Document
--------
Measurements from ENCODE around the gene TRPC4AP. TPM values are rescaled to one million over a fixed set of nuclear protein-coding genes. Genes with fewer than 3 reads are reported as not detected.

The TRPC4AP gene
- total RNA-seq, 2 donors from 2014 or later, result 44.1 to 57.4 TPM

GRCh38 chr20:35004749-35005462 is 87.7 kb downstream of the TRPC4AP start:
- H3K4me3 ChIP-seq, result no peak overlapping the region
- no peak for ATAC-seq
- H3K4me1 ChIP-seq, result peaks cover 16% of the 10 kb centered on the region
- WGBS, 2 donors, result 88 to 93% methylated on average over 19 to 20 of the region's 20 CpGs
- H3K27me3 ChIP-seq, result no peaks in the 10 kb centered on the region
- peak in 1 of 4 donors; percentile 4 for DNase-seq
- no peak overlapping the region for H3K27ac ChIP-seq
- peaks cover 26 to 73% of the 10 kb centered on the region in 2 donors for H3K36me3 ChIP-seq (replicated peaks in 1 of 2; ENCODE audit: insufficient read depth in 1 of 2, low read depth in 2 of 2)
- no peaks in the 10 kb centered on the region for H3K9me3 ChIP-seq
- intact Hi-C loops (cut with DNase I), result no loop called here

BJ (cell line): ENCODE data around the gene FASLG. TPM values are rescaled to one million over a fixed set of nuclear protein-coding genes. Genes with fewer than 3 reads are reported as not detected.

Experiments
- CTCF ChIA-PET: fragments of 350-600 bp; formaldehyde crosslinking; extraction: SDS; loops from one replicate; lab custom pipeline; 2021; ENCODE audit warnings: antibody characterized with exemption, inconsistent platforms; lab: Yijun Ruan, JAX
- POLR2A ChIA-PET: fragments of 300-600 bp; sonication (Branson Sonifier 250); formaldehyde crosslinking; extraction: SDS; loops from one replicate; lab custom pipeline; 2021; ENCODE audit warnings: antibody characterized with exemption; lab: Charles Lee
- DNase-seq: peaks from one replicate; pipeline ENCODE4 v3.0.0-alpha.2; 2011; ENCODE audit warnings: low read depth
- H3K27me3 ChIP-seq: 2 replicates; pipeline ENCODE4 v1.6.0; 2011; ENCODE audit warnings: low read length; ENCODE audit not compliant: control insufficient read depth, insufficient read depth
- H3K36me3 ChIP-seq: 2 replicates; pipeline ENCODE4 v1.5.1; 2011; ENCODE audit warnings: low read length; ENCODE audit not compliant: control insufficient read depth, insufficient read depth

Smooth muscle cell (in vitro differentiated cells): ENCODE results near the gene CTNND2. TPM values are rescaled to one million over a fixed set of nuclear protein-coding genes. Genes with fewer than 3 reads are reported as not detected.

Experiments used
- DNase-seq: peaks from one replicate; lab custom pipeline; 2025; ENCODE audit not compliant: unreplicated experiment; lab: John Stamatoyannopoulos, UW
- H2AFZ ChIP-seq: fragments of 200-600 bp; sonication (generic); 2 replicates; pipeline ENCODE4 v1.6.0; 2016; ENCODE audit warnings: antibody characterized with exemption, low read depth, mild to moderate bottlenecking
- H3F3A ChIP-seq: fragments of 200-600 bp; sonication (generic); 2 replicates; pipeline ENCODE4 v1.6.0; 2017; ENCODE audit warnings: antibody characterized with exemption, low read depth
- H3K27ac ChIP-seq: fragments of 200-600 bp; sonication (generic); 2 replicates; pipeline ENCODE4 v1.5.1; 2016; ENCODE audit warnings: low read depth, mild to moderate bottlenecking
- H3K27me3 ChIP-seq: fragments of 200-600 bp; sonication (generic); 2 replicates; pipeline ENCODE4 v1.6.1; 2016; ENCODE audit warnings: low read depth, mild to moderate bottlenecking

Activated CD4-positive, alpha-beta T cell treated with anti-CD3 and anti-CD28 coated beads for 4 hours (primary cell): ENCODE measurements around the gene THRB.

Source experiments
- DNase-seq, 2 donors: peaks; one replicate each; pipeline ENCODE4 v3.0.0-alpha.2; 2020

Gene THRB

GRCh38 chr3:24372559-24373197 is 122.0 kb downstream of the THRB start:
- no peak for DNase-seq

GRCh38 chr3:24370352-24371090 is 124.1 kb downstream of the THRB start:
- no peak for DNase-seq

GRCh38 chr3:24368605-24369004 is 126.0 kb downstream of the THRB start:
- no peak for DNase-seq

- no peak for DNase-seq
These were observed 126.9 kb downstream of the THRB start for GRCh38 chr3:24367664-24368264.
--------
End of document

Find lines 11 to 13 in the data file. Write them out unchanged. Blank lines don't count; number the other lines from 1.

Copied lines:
- no peak overlapping the region for H3K27ac ChIP-seq
- peaks cover 26 to 73% of the 10 kb centered on the region in 2 donors for H3K36me3 ChIP-seq (replicated peaks in 1 of 2; ENCODE audit: insufficient read depth in 1 of 2, low read depth in 2 of 2)
- no peaks in the 10 kb centered on the region for H3K9me3 ChIP-seq